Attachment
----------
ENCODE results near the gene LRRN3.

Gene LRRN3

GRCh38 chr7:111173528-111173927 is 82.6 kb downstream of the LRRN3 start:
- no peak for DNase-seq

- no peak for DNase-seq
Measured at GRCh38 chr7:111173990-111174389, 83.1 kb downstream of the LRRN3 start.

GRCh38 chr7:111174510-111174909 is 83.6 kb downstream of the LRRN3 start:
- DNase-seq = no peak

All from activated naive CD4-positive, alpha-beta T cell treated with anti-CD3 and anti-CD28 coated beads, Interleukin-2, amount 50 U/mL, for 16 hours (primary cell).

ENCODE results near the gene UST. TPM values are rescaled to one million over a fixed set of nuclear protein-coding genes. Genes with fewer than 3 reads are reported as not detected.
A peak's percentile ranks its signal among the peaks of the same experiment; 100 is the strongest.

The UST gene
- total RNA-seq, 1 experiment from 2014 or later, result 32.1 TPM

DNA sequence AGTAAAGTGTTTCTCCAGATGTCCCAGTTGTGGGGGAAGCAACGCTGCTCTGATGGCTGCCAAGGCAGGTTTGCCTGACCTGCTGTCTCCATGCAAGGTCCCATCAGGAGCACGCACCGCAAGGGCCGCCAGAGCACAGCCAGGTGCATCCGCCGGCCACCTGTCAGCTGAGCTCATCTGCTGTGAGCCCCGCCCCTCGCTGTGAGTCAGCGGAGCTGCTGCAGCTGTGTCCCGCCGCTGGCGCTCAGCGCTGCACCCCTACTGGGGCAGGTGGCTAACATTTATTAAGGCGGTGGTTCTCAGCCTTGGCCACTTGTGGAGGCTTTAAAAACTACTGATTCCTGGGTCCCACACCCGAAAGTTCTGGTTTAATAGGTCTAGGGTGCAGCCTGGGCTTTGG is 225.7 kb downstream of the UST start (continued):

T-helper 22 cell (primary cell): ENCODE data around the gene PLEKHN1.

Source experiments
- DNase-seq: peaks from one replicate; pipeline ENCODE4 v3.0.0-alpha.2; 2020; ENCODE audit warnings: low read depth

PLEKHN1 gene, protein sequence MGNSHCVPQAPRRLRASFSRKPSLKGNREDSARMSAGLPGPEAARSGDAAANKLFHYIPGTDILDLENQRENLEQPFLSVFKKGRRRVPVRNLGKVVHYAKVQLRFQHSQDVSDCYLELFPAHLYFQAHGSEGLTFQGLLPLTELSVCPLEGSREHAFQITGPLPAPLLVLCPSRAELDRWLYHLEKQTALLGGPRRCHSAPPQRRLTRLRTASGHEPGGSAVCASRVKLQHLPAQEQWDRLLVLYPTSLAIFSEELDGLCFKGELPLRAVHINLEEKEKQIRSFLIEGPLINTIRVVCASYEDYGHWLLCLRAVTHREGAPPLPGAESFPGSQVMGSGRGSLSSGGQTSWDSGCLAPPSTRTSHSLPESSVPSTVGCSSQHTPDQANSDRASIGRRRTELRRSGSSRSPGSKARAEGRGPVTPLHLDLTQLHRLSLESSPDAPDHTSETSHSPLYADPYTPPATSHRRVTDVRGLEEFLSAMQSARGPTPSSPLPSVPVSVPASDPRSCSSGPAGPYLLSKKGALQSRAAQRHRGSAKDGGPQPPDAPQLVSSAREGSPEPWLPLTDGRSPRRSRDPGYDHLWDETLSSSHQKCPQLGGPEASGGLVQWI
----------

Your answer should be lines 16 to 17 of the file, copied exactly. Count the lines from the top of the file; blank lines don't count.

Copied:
Source experiments
- DNase-seq: peaks from one replicate; pipeline ENCODE4 v3.0.0-alpha.2; 2020; ENCODE audit warnings: low read depth